In improvisation, it is generally a bad idea to ask questions unless they are placed for a specific purpose in moving the scene forward. Wrongly placed questions can quickly make the scene clumsy and unmanageable. It often makes it impossible to even move the scene forward. Why, then, is there an improv game of only questions? It's funny and it brings awareness to how difficult it is to have improv with questions. Here's how to enjoy a game of "Questions Only" improv.
The first key to playing this game is to establish the rules. You can change and customize according to the needs of your group, as long as you keep the basic foundation of nothing but questions allowed. In this game, you are allowed to only ask questions. In order to link the questions together, you can reply in one short sentence. Then a new question must be asked. That is essential to the humor, purpose, and progress of the game. If you have time, you might want to take your group to check out how "questions only" are sometimes used in performance comedy skits. It's rare, but check out your local improv groups. If you are in a big city, that is much more of a luxury. If not, try performing it in front of your group as an example. That will lead to laughs for sure.
Split everybody into two groups. One person then starts the scene over as a different character but keeps within the same theme as the last.
With the two groups, form dual lines that lead to the stage. One person from each group should take the stage first.
These two taking the stage are the first improv partners. They start a scene where they can speak only in question form. Make sure the first person to ask the question chooses one that suits your purposes. If you are aiming at pure comedy, have them ask a really outrageous question that the receiver can take anywhere, including preferably to an even higher level of outrageousness.
Monitor the game closely. If they break that rule or, if they simply cannot think of additional questions, that person goes to the back of the line. The next person in their line goes up to the stage, and the game should quickly continue. The people at the front of each line then do a scene where they can only speak in the forms of questions. As soon as somebody has trouble continuing the scene, they go to the back of their line and is replaced by the person at the front.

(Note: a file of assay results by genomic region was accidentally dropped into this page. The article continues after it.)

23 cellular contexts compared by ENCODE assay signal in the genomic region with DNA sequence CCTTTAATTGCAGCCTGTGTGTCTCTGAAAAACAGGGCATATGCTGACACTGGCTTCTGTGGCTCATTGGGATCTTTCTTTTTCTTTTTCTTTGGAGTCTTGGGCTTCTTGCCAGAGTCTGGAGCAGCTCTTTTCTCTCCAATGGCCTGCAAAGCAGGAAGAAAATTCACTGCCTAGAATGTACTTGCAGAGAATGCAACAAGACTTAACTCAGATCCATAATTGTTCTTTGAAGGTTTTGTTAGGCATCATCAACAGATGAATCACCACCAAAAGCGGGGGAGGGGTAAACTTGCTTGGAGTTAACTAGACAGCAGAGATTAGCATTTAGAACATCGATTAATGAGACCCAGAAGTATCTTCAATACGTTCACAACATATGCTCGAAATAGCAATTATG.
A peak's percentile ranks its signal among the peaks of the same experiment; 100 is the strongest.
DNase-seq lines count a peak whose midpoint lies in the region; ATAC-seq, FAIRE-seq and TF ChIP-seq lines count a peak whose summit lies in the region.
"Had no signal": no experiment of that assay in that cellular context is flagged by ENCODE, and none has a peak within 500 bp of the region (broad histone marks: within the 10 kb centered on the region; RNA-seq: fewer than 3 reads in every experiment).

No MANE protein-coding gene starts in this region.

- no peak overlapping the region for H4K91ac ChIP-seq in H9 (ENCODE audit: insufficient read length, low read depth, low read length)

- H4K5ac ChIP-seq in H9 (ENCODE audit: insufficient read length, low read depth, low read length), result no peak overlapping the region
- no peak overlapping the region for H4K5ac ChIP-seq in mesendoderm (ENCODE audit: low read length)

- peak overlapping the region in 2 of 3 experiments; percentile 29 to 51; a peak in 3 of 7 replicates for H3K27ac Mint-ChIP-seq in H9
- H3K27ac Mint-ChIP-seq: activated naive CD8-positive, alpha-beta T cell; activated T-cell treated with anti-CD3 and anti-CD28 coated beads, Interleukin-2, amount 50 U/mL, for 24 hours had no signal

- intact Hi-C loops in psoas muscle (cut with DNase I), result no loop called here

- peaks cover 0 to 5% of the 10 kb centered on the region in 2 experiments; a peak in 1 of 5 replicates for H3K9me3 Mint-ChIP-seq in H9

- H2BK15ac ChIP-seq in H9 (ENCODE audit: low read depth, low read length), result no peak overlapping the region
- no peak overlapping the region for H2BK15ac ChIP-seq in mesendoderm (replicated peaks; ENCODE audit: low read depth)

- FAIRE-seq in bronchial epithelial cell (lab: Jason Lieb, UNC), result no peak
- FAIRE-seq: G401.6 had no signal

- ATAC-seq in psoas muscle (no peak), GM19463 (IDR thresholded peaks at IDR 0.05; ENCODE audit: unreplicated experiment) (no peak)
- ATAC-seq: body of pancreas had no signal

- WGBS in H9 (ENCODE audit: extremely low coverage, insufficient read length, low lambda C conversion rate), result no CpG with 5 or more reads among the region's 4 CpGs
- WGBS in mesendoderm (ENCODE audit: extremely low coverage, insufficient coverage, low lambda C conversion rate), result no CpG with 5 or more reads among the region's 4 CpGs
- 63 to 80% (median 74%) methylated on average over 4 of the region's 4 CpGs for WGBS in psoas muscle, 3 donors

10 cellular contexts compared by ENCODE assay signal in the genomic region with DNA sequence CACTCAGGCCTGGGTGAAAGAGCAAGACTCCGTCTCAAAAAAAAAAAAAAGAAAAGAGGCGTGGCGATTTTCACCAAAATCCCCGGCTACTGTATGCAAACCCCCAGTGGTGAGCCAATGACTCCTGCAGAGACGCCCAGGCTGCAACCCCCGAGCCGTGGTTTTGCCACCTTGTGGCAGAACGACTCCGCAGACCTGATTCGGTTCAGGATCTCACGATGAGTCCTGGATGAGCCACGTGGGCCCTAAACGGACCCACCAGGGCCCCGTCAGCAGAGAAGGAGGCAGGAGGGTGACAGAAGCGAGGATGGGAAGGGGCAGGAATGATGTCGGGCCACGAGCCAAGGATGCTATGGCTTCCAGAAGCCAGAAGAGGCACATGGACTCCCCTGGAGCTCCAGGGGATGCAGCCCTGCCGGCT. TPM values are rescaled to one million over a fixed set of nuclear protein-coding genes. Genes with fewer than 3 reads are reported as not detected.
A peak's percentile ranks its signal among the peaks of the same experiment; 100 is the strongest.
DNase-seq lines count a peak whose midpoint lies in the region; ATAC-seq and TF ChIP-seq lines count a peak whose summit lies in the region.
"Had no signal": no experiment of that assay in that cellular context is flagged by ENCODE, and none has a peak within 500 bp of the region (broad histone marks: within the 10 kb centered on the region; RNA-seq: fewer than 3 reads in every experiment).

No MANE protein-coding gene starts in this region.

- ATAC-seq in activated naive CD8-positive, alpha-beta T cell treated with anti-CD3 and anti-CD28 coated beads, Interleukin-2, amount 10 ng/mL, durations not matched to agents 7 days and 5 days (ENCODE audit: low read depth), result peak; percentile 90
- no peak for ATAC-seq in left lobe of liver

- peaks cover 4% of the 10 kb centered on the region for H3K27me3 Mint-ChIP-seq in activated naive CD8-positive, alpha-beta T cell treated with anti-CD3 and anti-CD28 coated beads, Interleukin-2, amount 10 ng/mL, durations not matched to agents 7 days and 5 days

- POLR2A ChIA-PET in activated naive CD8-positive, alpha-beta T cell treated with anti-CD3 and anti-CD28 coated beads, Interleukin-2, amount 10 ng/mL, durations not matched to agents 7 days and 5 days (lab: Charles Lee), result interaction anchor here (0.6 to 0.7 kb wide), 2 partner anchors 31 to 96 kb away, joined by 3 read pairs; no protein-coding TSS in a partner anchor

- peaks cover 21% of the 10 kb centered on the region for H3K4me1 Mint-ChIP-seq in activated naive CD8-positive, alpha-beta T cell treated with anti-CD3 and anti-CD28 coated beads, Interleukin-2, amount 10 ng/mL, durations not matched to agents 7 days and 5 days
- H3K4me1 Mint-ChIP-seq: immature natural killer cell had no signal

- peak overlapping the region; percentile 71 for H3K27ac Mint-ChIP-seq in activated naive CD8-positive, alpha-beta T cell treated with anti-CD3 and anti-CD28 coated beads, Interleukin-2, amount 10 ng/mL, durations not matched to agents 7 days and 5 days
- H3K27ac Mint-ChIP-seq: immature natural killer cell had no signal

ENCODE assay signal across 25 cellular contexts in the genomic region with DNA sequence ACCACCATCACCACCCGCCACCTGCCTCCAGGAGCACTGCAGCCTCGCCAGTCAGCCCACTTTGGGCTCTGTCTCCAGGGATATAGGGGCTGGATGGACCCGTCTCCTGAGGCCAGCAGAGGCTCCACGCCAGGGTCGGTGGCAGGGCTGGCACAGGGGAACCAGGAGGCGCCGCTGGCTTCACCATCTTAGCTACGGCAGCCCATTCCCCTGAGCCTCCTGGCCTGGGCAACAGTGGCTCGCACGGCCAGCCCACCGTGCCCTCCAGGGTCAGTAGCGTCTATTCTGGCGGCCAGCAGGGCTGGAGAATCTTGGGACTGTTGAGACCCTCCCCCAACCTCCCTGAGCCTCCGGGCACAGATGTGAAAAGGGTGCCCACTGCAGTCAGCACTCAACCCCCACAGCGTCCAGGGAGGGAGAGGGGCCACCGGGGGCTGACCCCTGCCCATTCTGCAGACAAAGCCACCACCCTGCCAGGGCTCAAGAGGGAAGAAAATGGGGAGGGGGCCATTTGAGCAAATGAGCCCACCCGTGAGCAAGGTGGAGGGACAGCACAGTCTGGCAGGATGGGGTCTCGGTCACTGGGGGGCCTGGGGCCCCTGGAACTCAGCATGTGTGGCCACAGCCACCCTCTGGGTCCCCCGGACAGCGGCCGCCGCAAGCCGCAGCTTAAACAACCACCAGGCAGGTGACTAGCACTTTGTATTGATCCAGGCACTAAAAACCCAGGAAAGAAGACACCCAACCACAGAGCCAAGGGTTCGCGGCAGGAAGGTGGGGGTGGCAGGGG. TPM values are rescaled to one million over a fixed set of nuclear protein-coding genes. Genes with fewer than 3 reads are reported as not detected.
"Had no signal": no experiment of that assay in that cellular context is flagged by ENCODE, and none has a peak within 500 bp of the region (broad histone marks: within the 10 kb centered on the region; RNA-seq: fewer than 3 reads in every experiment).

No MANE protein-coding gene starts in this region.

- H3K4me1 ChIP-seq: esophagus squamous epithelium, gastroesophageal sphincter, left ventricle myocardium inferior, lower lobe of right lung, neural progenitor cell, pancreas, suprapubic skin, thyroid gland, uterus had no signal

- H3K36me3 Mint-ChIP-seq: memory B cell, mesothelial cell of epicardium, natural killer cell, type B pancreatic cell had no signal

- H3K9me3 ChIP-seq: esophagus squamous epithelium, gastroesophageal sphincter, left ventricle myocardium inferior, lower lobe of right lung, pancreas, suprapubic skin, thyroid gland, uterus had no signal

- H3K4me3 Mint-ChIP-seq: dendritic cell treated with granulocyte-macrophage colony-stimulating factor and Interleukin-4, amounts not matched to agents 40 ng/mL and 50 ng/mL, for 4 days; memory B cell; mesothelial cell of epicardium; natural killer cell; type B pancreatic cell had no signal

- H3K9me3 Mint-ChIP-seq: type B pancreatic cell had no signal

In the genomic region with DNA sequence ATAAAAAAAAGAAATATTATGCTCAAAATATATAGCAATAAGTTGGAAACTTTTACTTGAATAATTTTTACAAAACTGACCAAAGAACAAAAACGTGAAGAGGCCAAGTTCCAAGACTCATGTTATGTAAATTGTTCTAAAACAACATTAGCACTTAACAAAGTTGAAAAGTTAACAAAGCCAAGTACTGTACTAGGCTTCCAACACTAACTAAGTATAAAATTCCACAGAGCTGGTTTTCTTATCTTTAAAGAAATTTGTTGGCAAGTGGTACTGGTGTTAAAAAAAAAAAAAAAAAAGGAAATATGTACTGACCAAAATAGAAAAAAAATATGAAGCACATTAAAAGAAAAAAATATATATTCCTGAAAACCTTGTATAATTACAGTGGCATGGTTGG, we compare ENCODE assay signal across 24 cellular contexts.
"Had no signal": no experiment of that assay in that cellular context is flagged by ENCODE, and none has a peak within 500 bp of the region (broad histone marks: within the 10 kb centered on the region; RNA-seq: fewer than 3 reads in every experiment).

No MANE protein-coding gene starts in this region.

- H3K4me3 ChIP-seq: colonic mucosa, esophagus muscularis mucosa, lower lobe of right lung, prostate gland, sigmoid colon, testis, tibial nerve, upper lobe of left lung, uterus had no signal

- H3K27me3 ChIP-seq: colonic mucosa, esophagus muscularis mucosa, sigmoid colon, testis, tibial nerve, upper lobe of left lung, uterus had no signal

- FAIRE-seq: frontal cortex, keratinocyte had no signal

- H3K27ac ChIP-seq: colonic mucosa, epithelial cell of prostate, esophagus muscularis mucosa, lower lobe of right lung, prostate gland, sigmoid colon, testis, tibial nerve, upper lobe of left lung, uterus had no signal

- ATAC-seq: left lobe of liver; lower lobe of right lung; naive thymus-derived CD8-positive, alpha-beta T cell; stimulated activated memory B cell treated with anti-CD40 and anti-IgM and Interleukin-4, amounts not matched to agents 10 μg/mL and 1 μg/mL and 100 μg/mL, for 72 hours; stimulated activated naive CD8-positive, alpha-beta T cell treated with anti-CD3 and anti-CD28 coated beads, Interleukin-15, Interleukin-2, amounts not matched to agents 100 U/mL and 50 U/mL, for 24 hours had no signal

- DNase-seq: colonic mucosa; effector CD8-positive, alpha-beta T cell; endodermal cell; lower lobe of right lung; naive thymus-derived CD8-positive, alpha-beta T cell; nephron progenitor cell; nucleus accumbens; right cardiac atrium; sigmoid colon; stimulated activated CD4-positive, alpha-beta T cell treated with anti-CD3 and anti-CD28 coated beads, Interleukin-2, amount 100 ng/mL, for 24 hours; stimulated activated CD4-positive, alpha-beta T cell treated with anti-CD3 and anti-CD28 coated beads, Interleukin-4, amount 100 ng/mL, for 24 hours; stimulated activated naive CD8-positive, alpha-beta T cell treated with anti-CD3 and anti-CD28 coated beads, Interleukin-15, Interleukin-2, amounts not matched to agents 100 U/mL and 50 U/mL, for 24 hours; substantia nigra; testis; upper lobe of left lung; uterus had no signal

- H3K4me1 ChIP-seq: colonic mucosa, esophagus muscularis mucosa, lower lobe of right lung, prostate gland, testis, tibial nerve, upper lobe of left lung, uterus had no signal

The person who did not break the question game is the "winner" of the scene and continues on until they jam up.
This should continue until all have had the chance to ask, or until time and practical consideration deem you end it early. It's a great way to learn who can really be a survivor in comedy.
Tips & Warnings
- A clean version of this game can be great for middle school and high school students.
- Try to theme your game if possible. Questions only about certain things within a game can make it all that more difficult (and funny).
- It's best to start the game with an open-ended question, then narrow it down to specifics as the humor progresses.
- In most improv, do not ask questions unless they have a certain purpose.
- Don't ask questions that can lead to adult answers and insinuation when performing with a young crowd.
- While this can be great at determining strengths in improv performers, many types of games should be played before determining talent in this area. Some games might bring out the best and worst in players.